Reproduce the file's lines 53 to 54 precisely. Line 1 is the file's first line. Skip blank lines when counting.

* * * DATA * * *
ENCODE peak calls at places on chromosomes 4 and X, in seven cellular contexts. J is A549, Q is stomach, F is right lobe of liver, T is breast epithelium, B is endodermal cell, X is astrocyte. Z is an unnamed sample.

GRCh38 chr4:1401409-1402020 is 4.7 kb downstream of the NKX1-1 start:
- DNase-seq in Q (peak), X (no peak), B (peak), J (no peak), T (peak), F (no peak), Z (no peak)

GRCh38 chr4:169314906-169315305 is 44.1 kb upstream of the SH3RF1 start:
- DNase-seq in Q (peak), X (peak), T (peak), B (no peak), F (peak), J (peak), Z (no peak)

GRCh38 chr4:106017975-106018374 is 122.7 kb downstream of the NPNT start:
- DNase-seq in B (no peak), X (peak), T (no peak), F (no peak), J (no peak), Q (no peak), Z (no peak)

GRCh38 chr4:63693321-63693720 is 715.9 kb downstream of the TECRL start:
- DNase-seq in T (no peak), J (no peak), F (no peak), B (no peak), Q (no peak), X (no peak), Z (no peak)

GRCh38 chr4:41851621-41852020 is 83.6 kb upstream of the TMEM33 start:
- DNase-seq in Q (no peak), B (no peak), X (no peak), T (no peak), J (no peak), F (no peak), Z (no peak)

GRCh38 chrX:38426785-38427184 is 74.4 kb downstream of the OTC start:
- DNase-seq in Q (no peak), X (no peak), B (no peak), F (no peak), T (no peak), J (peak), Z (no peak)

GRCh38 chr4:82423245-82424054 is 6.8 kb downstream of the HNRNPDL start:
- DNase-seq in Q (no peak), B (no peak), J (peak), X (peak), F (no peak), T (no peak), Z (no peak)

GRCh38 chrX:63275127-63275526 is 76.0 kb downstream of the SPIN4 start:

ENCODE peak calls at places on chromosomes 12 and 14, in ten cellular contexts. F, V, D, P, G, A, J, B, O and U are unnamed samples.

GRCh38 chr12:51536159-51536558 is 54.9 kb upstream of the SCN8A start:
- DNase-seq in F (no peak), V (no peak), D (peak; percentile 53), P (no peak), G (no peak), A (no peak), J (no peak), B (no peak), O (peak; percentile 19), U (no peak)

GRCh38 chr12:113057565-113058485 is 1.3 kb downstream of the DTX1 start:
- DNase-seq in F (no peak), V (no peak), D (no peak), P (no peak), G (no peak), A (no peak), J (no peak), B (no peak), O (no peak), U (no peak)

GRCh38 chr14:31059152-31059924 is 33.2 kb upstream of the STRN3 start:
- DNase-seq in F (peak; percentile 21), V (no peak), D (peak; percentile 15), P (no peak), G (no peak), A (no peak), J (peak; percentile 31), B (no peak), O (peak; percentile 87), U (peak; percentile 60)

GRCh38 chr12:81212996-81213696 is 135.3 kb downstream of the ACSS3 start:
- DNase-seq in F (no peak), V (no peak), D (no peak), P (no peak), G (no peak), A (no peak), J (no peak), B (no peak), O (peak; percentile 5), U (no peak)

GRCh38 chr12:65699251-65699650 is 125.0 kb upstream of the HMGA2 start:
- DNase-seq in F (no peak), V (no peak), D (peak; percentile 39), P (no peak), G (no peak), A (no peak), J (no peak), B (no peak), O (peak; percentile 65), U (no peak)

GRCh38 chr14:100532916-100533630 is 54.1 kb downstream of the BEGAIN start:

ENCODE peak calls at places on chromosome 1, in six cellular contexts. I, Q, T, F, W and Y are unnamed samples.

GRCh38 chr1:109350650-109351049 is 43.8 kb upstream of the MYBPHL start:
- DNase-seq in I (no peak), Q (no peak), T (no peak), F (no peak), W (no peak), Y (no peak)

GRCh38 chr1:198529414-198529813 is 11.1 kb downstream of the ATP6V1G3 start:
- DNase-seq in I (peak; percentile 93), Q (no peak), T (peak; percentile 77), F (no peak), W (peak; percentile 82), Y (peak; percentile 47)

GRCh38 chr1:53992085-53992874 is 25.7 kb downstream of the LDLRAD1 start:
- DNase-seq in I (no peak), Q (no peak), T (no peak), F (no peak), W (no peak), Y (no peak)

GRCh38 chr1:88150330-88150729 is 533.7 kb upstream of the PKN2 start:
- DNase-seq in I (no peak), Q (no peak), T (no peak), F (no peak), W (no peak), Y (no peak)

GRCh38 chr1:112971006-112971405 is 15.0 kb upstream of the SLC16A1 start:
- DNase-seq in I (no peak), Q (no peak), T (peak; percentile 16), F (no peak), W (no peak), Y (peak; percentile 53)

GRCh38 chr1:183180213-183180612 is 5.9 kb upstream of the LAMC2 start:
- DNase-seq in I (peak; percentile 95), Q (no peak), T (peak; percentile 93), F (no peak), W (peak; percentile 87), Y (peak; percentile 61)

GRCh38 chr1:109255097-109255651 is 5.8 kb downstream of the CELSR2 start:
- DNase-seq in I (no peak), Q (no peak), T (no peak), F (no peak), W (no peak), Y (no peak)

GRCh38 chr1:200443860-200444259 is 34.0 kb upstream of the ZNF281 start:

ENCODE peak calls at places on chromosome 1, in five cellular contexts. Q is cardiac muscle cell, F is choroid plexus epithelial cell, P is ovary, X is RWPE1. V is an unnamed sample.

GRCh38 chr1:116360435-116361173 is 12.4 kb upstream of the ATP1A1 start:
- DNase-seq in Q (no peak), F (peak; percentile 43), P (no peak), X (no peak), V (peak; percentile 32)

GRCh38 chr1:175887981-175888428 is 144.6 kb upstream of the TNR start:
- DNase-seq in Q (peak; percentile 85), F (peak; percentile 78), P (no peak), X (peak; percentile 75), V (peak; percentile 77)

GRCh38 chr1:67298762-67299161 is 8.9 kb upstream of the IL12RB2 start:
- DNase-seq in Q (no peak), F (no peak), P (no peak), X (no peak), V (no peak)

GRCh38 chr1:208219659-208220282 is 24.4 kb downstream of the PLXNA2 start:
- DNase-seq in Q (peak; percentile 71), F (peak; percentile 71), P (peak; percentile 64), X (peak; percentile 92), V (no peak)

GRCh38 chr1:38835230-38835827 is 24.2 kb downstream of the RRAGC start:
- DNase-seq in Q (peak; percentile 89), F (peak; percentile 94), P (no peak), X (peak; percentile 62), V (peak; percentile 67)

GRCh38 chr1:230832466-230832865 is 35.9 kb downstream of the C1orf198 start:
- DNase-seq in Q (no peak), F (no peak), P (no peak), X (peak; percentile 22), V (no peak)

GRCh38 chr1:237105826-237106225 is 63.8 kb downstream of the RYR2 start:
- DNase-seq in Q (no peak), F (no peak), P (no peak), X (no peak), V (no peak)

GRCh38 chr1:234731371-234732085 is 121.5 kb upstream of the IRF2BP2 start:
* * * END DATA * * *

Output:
- DNase-seq in Q (peak; percentile 71), F (peak; percentile 71), P (peak; percentile 64), X (peak; percentile 92), V (no peak)

GRCh38 chr1:38835230-38835827 is 24.2 kb downstream of the RRAGC start: